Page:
By Robert Preidt
Previous research in animals has shown that some of these proteins can affect offspring. However, little has been known about this effect in humans.
To learn more, the researchers studied young women through pregnancy, childbirth and until their children were toddlers.
They found that a child's short- and long-term brain functioning might be influenced by their mother's immune system activity during the third trimester of pregnancy.
The findings included changes in the fetal heart rate in the babies of pregnant women who showed signs of inflammation. Citing the link between fetal heart rate and the nervous system, the researchers said the heart rate changes indicate that maternal inflammation was beginning to have an effect even before birth.
In the first few weeks after birth, brain scans taken on the newborns revealed disruptions in the communication between various regions of the brain in children whose mothers had elevated proteins during pregnancy that signaled inflammation.
Then, when the babies were 14 months old, testing showed differences in motor skills, language development and behavior among the children of mothers whose immune systems had been activated by inflammation.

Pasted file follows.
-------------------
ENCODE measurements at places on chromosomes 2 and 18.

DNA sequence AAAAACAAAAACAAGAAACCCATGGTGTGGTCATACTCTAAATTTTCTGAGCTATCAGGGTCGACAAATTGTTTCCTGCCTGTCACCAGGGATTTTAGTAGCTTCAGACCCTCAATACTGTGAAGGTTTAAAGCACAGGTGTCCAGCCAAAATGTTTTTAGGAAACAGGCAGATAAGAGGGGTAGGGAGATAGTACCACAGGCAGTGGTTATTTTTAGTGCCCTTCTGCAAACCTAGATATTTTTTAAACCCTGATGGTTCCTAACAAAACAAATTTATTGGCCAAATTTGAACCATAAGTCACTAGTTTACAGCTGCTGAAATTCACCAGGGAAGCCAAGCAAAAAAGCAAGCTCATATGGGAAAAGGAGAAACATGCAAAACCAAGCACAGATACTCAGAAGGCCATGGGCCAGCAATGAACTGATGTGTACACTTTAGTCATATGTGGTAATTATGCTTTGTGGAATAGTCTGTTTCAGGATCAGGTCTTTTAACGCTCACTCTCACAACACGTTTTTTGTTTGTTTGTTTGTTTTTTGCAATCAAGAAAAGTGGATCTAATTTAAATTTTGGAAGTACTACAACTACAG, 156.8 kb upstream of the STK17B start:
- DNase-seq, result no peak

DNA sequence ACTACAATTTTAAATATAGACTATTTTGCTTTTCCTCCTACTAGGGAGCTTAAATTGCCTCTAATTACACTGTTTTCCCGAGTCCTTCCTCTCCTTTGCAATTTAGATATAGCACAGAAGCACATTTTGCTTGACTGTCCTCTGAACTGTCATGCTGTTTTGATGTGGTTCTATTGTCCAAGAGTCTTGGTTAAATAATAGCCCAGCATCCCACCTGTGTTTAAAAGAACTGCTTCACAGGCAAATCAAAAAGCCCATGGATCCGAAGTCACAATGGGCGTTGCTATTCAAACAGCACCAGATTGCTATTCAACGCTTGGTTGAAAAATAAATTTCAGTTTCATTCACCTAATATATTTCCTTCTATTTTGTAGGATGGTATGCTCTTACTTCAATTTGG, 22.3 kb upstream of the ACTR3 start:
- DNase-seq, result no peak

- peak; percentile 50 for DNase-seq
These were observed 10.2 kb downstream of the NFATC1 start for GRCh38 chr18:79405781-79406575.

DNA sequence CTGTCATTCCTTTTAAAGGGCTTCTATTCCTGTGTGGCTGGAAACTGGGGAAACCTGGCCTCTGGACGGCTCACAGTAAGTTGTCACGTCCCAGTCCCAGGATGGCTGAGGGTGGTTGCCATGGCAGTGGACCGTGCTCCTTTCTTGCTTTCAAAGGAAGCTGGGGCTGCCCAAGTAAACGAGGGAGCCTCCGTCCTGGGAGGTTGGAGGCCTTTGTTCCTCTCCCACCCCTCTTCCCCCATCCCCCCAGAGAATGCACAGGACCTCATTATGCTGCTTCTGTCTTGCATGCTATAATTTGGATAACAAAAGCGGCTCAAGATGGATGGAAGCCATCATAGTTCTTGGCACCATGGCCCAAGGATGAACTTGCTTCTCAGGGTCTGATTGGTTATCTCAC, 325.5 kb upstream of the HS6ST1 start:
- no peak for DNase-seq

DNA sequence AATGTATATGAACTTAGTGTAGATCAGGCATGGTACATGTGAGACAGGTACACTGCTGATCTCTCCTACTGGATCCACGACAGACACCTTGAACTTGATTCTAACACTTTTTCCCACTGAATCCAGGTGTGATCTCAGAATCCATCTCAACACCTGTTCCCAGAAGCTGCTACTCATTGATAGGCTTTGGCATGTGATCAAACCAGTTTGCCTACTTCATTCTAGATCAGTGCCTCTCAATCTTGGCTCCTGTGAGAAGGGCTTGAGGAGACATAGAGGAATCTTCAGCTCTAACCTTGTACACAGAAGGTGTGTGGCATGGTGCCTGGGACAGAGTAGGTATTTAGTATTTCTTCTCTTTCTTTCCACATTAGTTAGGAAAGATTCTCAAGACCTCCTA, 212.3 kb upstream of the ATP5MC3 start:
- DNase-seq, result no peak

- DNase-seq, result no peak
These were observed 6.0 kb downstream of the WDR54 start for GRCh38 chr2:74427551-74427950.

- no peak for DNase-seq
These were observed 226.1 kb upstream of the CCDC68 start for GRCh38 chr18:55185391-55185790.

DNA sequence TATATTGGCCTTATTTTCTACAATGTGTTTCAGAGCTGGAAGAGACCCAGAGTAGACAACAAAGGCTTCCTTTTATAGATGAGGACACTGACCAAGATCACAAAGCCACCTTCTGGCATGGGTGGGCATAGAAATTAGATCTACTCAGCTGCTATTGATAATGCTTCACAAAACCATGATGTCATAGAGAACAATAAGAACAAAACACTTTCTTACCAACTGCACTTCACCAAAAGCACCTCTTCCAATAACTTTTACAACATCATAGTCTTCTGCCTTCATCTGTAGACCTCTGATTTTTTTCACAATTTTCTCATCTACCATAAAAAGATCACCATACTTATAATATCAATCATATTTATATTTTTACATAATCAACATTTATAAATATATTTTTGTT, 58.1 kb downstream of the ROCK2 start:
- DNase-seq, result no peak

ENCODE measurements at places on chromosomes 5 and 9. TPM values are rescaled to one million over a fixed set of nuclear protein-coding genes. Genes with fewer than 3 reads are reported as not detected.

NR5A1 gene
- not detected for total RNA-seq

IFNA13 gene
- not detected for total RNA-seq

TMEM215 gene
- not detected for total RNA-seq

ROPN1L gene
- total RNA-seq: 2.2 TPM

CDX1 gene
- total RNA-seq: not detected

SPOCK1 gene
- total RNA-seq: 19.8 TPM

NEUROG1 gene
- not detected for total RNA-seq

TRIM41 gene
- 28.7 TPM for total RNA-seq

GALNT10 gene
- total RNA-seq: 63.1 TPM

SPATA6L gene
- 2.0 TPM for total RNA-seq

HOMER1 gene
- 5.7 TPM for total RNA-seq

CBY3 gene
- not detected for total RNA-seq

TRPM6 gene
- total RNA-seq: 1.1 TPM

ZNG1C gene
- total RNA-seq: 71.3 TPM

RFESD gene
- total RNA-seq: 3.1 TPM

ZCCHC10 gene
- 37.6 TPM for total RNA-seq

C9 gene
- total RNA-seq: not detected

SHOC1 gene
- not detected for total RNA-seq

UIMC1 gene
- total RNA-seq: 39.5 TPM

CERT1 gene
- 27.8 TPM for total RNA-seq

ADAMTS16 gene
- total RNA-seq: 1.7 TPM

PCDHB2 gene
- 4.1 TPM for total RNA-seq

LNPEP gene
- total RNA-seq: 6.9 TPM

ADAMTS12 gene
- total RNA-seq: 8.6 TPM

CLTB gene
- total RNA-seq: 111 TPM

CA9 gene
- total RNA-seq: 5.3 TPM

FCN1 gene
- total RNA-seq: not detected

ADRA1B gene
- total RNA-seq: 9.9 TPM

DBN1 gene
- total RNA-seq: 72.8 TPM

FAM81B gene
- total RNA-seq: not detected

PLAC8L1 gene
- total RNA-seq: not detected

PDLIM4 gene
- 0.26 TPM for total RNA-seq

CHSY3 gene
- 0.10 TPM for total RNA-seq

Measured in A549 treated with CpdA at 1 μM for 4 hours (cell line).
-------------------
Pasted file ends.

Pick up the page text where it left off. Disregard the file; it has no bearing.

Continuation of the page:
The findings "fill in a missing piece," study leader Dr. Bradley Peterson said in a news release from Children's Hospital Los Angeles. He's director of the hospital's Institute for the Developing Mind.
"Although studies in animals have suggested it, this study indicates that markers of inflammation in a mom's blood can be associated with short- and long-term changes in their child's brain," Peterson said. "[This] will now allow us to identify ways to prevent those effects and ensure children develop in the healthiest possible way -- beginning in the womb and continuing through later childhood and beyond."
Though the researchers described their findings as a significant advance, they also noted that much more research is needed to fully understand how activation of a mother's immune system during pregnancy affects her child.
The study was published online recently in the Journal of Neuroscience.